At night, Rome’s young intellectuals fill the city’s Centri Sociali, or social centres. These clubs and bars, many of which show films, host DJs and run dance or theatrical performances, began life as squats in run-down public buildings. Today there are ten or so in Rome, located in old schools, factories and warehouses. Brancaleone, on Via Levanna, is a particularly well-run one, with a cinema, café, shop selling organic goods and a variety of musical offerings. Go on Friday for the electronic vibe, Roman-style, or on Saturday for house.
Via Levanna 11, Montesacro, Rome www.brancaleone.it
A secret walled garden beside the river in Chelsea. The second oldest botanic garden in the UK, it was founded by the Society of Apothecaries in 1673 and has been growing plants with medicinal uses ever since.
It's sheltered, sunny and dry enough to grow plants from the Canary Islands, Madeira and South Africa - and is a great place to escape from the fast pace of city living for an hour or two.
Note, it's only open to the public on Wednesday and Sunday afternoons
This large mosque, completed in 2001, is a fabulous, stunning building. Non-Muslim visitors are allowed in between 8am-11am on any day except Friday and certain religious holidays. The earlier you go the better; it deserves to be savoured over a few hours. You'll feel slightly nervous standing under the chandelier in the men's prayer hall as it is huge!
All the taxi drivers will know
This museum houses the only remaining, intact 17th-century ship in the world. Commissioned in 1625 as a warship, the Vasa sunk on its maiden voyage. After the wreck was salvaged in 1961 the lower rig, masts, stays and shrouds were rebuilt. So you now see the whole, ornately carved, vessel looking just as it would have when it set out to defend Sweden's Baltic empire all those years ago.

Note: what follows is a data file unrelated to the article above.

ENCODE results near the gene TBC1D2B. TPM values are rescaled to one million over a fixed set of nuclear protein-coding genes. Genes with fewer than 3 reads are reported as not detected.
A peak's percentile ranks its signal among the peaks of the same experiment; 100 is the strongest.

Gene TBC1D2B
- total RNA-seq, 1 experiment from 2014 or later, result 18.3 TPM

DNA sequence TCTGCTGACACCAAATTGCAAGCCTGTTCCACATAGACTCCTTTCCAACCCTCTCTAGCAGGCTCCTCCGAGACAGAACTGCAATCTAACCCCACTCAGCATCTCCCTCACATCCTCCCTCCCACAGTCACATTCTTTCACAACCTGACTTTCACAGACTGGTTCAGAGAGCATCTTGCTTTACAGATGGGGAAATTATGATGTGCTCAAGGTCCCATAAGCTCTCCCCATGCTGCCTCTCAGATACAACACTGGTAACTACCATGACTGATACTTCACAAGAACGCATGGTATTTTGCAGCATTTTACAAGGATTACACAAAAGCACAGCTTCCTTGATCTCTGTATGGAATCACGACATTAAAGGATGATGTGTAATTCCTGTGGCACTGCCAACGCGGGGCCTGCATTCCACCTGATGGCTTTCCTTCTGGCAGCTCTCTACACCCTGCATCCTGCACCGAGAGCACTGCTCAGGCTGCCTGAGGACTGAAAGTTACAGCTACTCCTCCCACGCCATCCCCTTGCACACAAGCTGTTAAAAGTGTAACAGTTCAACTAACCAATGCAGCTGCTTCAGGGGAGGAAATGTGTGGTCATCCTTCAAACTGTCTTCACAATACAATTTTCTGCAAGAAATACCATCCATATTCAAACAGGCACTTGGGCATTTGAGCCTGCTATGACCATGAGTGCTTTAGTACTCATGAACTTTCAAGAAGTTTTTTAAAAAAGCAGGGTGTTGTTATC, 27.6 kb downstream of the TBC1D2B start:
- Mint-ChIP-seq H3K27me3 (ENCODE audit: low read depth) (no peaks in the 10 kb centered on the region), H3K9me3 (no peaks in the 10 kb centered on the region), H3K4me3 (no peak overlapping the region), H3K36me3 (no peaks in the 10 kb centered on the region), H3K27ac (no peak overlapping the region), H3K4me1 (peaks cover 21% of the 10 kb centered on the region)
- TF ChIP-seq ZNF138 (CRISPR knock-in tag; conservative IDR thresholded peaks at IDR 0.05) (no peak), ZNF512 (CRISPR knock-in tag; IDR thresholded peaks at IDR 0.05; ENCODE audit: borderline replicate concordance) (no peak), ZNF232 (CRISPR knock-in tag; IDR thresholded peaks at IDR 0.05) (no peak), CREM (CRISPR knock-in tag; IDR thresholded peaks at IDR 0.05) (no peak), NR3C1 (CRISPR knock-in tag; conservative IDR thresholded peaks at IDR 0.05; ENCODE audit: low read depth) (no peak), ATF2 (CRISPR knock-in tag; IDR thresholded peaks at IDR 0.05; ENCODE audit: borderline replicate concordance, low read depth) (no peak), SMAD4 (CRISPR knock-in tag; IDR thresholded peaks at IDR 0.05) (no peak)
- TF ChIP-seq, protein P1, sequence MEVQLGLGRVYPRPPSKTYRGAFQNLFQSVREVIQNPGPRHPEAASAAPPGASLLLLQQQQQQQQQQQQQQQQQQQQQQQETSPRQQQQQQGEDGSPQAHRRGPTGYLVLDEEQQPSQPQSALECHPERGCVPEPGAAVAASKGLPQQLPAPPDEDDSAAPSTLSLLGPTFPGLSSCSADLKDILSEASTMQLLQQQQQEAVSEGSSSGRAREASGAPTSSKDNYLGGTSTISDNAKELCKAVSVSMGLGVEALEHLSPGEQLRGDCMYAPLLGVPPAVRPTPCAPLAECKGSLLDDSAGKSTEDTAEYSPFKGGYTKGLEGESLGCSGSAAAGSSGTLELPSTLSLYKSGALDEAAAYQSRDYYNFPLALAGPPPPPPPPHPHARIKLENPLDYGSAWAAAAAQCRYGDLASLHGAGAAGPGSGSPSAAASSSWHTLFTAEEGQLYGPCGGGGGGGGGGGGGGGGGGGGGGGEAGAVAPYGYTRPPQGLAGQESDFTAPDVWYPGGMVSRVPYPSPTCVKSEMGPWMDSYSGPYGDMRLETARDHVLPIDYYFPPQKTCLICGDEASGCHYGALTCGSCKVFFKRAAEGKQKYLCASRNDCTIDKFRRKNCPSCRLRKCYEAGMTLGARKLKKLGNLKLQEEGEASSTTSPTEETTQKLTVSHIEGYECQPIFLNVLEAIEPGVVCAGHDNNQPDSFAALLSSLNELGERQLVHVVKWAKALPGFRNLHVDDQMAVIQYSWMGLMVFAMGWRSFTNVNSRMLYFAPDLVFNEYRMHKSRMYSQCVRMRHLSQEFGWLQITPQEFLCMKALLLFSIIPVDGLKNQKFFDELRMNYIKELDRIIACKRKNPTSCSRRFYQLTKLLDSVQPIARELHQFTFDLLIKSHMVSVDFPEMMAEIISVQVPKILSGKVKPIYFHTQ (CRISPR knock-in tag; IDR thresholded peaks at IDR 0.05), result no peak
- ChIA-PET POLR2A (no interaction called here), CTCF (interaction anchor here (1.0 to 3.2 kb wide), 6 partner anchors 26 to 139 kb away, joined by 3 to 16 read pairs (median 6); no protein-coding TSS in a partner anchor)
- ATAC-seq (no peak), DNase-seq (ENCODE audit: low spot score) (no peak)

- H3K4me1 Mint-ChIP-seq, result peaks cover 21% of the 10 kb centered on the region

The Vasa Museum
SE-102 52 Stockholm
A romantic, fairytale castle just outside Cardiff. Rebuilt from a medieval ruin, its gothic interior is crammed with ornate murals, lavish gilding and elaborate wood carvings.
If you like this over-the-top style, you might also want to visit Cardiff Castle in the centre of the city. Both were designed by William Burges.
On the A470 at Tongwynlais, about five miles north-west of Cardiff.
The Temperate House is the largest of the glasshouses at the Royal Botanic Gardens, Kew; in fact it's the largest, extant Victorian glasshouse in the world. Despite this fact, many visitors never reach it because it's a fair way from the main gate and it's hidden from view until you're almost upon it.
This is a shame because the Temperate House contains some fabulous specimens, including the world's rarest plant - a cycad called Encephalartos woodii - and the world's largest indoor plant, the 52-foot high Chilean Wine Palm.
A quirky museum detailing the 400-year-old history of tea and coffee, from the British persepective. It's quaint rather than hi-tech but you won't find many places that serve up a better cuppa.
Near London Bridge. www.bramahmuseum.co.uk/tea/index.htm
A remnant of the Great North Wood that used to extend from Deptford to Selhurst, this is a great place for a sunday afternoon stroll. There were once large Victorian villas in the area, so along with oak, beech and cedar trees, you'll find bamboo and rhododendrons. Cox's Walk is an avenue of oaks that is fabulous in autumn. London Wildlife Trust manages the wood and runs various guided walks such as bat watches and dawn chorus patrols.
South-east London between Dulwich Village and East Dulwich
London Wildlife Trust - Email email@example.com
This maritime-themed boutique hotel is chic, has fabulously comfortable beds and is suitcase-dragging distance from the railway station. It also has its own ice bar, where you can don yeti-style fur coats and slurp back vodka from ice glasses. The restaurant serves up a mean rhubarb pie, too.
Nordic Sea Hotel Stockholm
Created by Swedish artist Mikael Genberg, the Utter Inn is half art installation, half hotel. Essentially, it's a watertight box - just big enough to house two single beds - suspended beneath a small floating platform on Lake Malaren, off of Västerås, near Stockholm. Atop the platform is what looks like a garden shed housing a cooker, curtained off toilet and the hatch through which you enter the bedroom.
You pay around £50 for a night's stay, which includes lifts to and from the Utter Inn in Mikael's boat, a take-away dinner and picnic breakfast. We spent a great evening watching the sunset and drinking wine, entertained by a variety of passing boats, kayaks and seabirds.
In the bedroom, windows look out into the murky waters of the lake, so you can watch what perch and pike are getting up to beneath the surface. There's an inflatable kayak onboard the platform, so if you go stir crazy you can always try to paddle your way back to civilization. Mind you, when I tried, it seemed to have sprung a leak - I had barely gone 20 metres before I started sinking...
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